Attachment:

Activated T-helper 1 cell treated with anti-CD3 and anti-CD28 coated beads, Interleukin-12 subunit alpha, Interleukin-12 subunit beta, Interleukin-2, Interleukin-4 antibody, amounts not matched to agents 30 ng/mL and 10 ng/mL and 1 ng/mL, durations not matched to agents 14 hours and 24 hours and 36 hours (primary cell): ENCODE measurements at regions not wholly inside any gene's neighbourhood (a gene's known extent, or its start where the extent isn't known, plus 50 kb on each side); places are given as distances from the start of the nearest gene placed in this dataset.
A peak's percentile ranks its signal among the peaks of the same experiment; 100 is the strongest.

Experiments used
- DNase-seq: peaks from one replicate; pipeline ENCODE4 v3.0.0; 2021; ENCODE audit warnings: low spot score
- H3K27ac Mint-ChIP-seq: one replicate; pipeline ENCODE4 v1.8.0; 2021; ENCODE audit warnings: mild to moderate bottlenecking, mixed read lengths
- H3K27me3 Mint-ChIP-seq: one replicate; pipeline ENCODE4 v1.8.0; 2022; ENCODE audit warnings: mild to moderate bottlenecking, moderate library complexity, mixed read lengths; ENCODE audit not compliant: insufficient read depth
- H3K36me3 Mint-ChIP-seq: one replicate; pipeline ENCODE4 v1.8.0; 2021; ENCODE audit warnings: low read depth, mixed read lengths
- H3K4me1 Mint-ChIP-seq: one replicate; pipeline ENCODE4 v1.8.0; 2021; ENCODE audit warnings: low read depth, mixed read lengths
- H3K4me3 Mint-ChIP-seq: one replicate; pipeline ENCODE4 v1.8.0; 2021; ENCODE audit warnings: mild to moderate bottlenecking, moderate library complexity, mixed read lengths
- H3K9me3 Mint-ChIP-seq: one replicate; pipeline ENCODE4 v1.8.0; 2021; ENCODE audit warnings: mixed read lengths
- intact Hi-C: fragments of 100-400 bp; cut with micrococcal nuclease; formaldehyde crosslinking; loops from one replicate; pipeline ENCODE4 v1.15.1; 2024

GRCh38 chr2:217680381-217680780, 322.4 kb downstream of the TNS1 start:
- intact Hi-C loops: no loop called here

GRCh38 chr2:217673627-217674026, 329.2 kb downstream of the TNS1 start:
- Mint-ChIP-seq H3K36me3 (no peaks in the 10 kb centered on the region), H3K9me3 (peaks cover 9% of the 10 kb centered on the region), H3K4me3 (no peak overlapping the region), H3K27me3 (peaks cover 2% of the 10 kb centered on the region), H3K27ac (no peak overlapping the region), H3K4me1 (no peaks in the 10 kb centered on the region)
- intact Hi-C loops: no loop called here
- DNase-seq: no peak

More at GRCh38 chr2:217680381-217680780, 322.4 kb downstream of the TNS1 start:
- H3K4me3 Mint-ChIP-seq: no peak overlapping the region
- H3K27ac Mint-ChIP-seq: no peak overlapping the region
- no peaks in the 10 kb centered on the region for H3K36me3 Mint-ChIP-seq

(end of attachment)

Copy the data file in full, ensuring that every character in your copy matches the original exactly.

Activated T-helper 1 cell treated with anti-CD3 and anti-CD28 coated beads, Interleukin-12 subunit alpha, Interleukin-12 subunit beta, Interleukin-2, Interleukin-4 antibody, amounts not matched to agents 30 ng/mL and 10 ng/mL and 1 ng/mL, durations not matched to agents 14 hours and 24 hours and 36 hours (primary cell): ENCODE measurements at regions not wholly inside any gene's neighbourhood (a gene's known extent, or its start where the extent isn't known, plus 50 kb on each side); places are given as distances from the start of the nearest gene placed in this dataset.
A peak's percentile ranks its signal among the peaks of the same experiment; 100 is the strongest.

Experiments used
- DNase-seq: peaks from one replicate; pipeline ENCODE4 v3.0.0; 2021; ENCODE audit warnings: low spot score
- H3K27ac Mint-ChIP-seq: one replicate; pipeline ENCODE4 v1.8.0; 2021; ENCODE audit warnings: mild to moderate bottlenecking, mixed read lengths
- H3K27me3 Mint-ChIP-seq: one replicate; pipeline ENCODE4 v1.8.0; 2022; ENCODE audit warnings: mild to moderate bottlenecking, moderate library complexity, mixed read lengths; ENCODE audit not compliant: insufficient read depth
- H3K36me3 Mint-ChIP-seq: one replicate; pipeline ENCODE4 v1.8.0; 2021; ENCODE audit warnings: low read depth, mixed read lengths
- H3K4me1 Mint-ChIP-seq: one replicate; pipeline ENCODE4 v1.8.0; 2021; ENCODE audit warnings: low read depth, mixed read lengths
- H3K4me3 Mint-ChIP-seq: one replicate; pipeline ENCODE4 v1.8.0; 2021; ENCODE audit warnings: mild to moderate bottlenecking, moderate library complexity, mixed read lengths
- H3K9me3 Mint-ChIP-seq: one replicate; pipeline ENCODE4 v1.8.0; 2021; ENCODE audit warnings: mixed read lengths
- intact Hi-C: fragments of 100-400 bp; cut with micrococcal nuclease; formaldehyde crosslinking; loops from one replicate; pipeline ENCODE4 v1.15.1; 2024

GRCh38 chr2:217680381-217680780, 322.4 kb downstream of the TNS1 start:
- intact Hi-C loops: no loop called here

GRCh38 chr2:217673627-217674026, 329.2 kb downstream of the TNS1 start:
- Mint-ChIP-seq H3K36me3 (no peaks in the 10 kb centered on the region), H3K9me3 (peaks cover 9% of the 10 kb centered on the region), H3K4me3 (no peak overlapping the region), H3K27me3 (peaks cover 2% of the 10 kb centered on the region), H3K27ac (no peak overlapping the region), H3K4me1 (no peaks in the 10 kb centered on the region)
- intact Hi-C loops: no loop called here
- DNase-seq: no peak

More at GRCh38 chr2:217680381-217680780, 322.4 kb downstream of the TNS1 start:
- H3K4me3 Mint-ChIP-seq: no peak overlapping the region
- H3K27ac Mint-ChIP-seq: no peak overlapping the region
- no peaks in the 10 kb centered on the region for H3K36me3 Mint-ChIP-seq